We can’t help it: it’s difficult to leave the ego, competitive nature or expectations at the door when coming to Yoga. And although our brain tells us that it doesn’t matter what the person next to us is doing in class, we can’t help compare ourselves to that person or even the physical abilities of the teacher. And then something happens: our joyful anticipation of the yoga class has turned into a self-denigrating rant that makes us look at the clock, wishing we were already in Savasana.
Either it’s this general comparing or getting hung up about a particular posture (e.g. getting the heels to the floor in downward dog or touching our toes in forward bend) that can taint our yoga experience.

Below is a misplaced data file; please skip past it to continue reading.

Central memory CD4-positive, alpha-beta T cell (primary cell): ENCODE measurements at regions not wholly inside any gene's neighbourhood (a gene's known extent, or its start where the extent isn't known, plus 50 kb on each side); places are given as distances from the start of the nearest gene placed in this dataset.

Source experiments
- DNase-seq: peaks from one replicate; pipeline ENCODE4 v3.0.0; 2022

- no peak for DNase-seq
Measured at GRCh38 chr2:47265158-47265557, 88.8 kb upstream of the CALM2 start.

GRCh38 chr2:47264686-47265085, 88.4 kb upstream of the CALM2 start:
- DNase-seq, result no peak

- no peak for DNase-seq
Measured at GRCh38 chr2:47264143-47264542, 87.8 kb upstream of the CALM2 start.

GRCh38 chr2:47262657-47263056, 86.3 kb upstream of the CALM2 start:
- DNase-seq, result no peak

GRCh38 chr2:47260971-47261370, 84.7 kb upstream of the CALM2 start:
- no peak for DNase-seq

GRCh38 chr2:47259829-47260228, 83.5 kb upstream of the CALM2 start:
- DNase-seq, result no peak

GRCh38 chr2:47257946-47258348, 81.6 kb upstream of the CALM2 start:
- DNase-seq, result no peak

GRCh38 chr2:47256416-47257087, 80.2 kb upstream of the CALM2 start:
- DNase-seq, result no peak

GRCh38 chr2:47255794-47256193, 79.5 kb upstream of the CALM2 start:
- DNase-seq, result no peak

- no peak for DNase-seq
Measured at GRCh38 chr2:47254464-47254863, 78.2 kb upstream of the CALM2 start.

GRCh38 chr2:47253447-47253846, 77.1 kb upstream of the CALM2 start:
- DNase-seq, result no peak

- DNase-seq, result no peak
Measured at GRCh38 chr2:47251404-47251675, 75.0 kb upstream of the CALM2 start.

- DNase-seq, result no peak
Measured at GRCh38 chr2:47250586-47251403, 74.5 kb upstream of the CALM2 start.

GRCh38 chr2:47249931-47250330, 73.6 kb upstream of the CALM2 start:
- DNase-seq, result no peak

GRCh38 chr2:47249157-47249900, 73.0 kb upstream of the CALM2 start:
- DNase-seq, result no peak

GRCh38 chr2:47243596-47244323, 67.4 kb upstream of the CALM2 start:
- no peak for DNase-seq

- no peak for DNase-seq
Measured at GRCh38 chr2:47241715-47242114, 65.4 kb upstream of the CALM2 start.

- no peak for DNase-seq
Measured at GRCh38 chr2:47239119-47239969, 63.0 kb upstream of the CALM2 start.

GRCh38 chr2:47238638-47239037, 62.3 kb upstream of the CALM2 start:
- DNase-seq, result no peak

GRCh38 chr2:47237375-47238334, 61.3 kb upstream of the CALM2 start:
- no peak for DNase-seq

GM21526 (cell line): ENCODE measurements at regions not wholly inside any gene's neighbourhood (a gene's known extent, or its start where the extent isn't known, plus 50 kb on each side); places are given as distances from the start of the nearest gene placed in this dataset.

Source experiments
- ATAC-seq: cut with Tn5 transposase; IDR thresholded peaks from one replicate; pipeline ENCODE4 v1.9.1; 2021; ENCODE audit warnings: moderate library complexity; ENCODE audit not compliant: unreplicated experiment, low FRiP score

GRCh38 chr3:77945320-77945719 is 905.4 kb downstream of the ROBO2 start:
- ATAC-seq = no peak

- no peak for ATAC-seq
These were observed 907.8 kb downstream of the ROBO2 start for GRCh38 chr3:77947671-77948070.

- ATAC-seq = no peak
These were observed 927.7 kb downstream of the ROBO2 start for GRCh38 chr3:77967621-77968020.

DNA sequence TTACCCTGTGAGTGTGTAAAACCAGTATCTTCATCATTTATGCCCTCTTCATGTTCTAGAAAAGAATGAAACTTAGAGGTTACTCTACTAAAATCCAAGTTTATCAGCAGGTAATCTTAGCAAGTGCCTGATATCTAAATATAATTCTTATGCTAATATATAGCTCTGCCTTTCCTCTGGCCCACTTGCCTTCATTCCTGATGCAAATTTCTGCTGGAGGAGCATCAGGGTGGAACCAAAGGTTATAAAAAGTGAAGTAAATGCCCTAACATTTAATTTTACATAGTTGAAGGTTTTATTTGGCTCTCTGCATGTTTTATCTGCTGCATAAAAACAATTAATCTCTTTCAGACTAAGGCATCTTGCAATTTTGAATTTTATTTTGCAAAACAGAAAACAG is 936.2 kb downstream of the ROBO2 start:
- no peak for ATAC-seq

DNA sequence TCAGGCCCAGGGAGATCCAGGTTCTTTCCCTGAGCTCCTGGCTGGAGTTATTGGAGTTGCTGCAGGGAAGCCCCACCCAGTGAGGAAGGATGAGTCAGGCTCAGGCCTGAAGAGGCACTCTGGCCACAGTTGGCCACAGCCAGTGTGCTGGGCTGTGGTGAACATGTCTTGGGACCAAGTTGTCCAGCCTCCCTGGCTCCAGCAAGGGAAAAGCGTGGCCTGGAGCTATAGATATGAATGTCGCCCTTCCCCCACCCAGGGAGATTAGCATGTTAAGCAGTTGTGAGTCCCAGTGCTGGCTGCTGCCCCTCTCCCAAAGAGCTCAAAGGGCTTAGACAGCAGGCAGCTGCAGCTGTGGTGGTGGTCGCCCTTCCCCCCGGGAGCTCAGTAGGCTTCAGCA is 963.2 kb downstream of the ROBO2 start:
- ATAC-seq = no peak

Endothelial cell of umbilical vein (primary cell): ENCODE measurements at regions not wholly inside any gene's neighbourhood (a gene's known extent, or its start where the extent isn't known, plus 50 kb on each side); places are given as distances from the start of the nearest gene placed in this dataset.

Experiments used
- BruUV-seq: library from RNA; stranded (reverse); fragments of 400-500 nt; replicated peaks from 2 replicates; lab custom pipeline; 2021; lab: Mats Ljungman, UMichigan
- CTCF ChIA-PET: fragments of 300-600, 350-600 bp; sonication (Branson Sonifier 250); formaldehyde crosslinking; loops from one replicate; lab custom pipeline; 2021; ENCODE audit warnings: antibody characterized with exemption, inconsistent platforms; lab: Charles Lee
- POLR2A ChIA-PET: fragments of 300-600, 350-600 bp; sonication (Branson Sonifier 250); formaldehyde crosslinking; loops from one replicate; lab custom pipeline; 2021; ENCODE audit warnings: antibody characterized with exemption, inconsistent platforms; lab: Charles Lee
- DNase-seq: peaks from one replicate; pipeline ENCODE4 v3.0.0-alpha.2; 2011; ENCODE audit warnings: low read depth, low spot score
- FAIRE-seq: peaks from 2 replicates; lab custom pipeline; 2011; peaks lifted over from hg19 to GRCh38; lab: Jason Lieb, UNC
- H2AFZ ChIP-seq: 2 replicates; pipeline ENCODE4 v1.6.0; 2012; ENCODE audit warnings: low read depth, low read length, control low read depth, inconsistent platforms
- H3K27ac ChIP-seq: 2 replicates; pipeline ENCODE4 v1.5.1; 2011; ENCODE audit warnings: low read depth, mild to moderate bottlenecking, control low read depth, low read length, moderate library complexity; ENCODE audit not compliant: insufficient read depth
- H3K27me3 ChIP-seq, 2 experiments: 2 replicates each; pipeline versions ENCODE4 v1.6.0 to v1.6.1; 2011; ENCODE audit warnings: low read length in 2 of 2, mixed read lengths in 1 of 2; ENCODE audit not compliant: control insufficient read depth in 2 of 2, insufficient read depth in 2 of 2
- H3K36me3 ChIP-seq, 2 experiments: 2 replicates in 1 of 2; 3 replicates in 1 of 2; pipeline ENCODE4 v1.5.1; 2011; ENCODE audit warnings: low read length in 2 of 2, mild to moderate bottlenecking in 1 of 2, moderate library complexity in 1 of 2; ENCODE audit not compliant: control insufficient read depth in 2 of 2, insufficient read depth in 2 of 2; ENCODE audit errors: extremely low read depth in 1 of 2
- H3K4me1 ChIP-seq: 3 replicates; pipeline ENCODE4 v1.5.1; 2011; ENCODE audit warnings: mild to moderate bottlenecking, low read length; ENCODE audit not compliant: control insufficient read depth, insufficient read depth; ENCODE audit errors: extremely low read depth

Some years ago, I had a series of back injuries (or maybe just one back injury that refused to heal because I was refusing to rest) and my yoga practice was reduced to moving very slowly and carefully in and out of simple postures. I thought that I was never able to do back-bends again and that sometimes brought me close to tears when I remembered what I could do or what I could other students see doing in class. My friend and then teacher Karen one time said to me “What is so important about backbends? Do they make you a better person?” – and that comment really hit a nerve: I was thinking that I was practicing yoga but in fact I was violating several of the yogic principles: ahimsa (non-harming) and vairagya (non-attachment). It wasn’t until I could let go of the inner pressure to ‘achieve’ that backbends became available to me again. It is with so many things in life – once we disassociate our own self-worth from physical, mental or monetary accomplishments and we start swimming with instead of against the current, magical things will happen.